Some Senators Want a Corporate Tax Hike to Enable the Proposed Minimum Wage Hike

The Democrats in Congress are attempting to use Reconciliation to pass some legislation. Under the rules of the Senate, Reconciliation allows the passage of some fiscal legislation with only a simple majority vote rather than 60% of votes. However, the Senate parliamentarian ruled that the $15 minimum wage proposal could not be tacked onto the $1.9 trillion aid bill. This is because the bill must be primarily fiscal in nature. The huge stimulus bill does not meet the requirement to add the minimum wage change according to the parliamentarian.

The current strategy seems to be an amendment to take tax deductions away from large profitable corporations that do not pay all workers at least a $15 minimum wage. Though vague at this time, the wording says that the tax funds will be used to provide incentives to small businesses to raise wages. This “tax penalty” would be levied on huge corporations that refuse to “pay a living wage,” as stated by Senator Wyden, an Oregon Democrat.

Changes in Approach

The failure to add the minimum wage to the huge stimulus/aid package has thrown a wrench into the process, as the Democrats struggle with how they may be able to change the package or if it should move forward without the minimum wage and with $1,400 stimulus checks. Currently, the Democrats are considering whether they have the time to convince all 50 of their Senators to support the tax increases and minimum wage hike. Setting this up as an amendment is expected to qualify under the reconciliation rules that require all elements of the bill to have a direct fiscal impact. Tying in the tax increases on large corporations accomplishes that objective.

From the White House, “White House economic adviser Brian Deese said Friday morning on MSNBC that the administration will “talk this morning and in coming days” with congressional leaders to “figure out the best way” to proceed with a minimum-wage hike while at the same time making progress on the aid bill.i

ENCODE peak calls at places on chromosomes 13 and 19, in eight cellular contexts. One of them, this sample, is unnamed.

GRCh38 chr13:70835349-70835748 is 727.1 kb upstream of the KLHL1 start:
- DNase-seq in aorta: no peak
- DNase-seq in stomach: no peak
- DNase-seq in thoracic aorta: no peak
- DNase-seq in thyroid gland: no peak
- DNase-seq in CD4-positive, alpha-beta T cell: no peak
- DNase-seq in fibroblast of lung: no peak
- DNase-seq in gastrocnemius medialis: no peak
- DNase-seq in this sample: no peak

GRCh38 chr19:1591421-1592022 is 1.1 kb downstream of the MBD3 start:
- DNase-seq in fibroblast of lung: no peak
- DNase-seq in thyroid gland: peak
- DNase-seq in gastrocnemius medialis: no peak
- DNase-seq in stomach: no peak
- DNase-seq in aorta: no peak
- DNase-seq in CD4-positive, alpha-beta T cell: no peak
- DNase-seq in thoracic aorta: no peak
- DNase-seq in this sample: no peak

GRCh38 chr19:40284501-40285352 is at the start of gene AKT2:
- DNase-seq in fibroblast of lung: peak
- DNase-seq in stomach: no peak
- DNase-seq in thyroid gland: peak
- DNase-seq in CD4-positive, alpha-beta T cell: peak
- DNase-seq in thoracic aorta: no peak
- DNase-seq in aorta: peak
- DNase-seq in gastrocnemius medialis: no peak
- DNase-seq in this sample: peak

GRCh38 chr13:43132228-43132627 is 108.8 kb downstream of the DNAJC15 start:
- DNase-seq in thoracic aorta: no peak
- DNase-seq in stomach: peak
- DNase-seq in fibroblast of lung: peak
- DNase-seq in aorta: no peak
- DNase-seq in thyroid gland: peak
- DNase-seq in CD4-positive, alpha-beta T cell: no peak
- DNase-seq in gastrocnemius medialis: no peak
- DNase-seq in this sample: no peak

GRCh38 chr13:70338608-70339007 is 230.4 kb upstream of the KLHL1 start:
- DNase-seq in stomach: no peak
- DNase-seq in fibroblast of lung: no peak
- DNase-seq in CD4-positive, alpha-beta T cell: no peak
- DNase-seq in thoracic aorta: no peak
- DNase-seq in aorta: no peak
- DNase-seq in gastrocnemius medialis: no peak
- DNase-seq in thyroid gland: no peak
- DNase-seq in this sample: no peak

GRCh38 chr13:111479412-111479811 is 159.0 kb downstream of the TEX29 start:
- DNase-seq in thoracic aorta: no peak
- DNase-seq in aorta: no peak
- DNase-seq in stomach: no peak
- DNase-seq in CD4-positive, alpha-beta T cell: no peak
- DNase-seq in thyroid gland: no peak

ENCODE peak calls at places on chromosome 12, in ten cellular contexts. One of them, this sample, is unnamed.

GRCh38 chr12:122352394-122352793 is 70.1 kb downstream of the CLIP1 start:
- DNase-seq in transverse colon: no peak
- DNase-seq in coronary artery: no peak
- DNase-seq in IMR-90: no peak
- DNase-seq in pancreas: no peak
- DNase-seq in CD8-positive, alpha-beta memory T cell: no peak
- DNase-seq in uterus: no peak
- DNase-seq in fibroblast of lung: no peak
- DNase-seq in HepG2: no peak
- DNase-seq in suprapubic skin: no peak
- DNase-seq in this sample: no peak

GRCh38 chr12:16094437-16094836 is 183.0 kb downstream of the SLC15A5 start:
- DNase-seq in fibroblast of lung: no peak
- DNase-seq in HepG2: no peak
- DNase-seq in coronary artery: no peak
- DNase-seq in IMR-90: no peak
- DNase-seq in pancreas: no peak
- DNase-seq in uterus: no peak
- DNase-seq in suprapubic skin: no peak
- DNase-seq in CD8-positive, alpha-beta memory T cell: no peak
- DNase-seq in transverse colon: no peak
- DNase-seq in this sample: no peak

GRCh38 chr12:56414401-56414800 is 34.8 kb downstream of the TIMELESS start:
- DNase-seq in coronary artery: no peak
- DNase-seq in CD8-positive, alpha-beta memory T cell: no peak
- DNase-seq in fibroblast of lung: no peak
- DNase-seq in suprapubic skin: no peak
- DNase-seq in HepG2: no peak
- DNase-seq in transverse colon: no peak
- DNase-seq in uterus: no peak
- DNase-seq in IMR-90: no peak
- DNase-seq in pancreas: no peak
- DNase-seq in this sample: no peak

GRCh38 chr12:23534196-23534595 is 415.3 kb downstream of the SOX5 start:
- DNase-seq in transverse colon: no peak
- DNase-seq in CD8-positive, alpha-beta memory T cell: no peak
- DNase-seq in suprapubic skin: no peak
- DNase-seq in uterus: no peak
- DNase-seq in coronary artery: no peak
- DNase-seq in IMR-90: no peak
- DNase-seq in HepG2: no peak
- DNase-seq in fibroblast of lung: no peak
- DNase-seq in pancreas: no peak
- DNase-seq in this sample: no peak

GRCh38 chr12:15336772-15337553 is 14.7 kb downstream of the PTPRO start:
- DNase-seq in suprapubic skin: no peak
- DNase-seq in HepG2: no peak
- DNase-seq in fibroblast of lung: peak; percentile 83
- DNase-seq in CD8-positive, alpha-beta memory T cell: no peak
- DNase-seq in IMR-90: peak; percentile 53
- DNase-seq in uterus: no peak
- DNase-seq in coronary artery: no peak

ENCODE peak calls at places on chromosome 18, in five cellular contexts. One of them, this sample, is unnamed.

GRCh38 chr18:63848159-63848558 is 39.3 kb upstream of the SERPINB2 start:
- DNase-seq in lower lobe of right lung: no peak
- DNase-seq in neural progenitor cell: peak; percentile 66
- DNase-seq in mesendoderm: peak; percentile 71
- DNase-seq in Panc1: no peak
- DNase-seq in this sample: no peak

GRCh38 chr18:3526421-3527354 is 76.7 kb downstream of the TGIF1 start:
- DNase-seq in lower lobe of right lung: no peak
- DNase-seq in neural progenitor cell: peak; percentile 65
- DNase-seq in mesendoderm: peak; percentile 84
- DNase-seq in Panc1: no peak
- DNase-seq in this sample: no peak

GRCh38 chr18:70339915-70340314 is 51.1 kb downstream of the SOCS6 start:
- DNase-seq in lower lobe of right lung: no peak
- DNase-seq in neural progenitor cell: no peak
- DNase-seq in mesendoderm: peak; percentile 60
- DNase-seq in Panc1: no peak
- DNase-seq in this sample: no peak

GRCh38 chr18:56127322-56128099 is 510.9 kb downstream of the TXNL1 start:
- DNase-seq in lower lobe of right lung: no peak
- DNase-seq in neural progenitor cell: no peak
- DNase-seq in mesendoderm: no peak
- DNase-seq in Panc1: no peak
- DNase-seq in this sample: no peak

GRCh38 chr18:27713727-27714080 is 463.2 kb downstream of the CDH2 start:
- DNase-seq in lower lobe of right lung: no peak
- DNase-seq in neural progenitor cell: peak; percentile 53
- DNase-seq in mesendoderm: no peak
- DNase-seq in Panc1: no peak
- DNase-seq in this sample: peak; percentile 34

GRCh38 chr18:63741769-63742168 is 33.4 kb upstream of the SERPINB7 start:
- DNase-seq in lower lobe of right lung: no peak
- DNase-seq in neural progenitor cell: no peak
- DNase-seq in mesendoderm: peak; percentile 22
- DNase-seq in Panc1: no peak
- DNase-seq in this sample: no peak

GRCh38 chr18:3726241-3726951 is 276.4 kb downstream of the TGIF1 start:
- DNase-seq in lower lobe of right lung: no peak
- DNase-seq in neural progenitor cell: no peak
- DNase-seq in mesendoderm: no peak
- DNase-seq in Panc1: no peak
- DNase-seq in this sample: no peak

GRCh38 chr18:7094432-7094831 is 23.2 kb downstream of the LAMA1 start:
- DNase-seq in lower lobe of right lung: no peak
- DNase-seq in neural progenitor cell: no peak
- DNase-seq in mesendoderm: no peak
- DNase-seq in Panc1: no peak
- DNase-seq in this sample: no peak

Not all Democratic Senators support raising the minimum wage to $15/hour; notably Senators Joe Manchin of West Virginia and Kyrsten Sinema of Arizona said they would not vote for a bill with that minimum wage included.

Most Business Input is Not in Favor of Increase

The International Franchise Association states that it “supports a conversation around the minimum wage, but the only thing worse than doubling the labor costs of small businesses is disguising it through a backdoor tax increase in the middle of a pandemic while they are still struggling to recover from the worst economic downturn in nearly a century,”

A statement from Caroline Harris, vice president of tax policy at the U.S. Chamber of Commerce stated that “the last thing you want to do is raise taxes in the middle of an economic crisis.”

The outcome is expected to be decided in some way prior to March 14th due to the expiration on that date of unemployment benefits currently in force.

i Key Senators Float Corporate Tax to Enable Minimum-Wage Hike, Bloomberg.com

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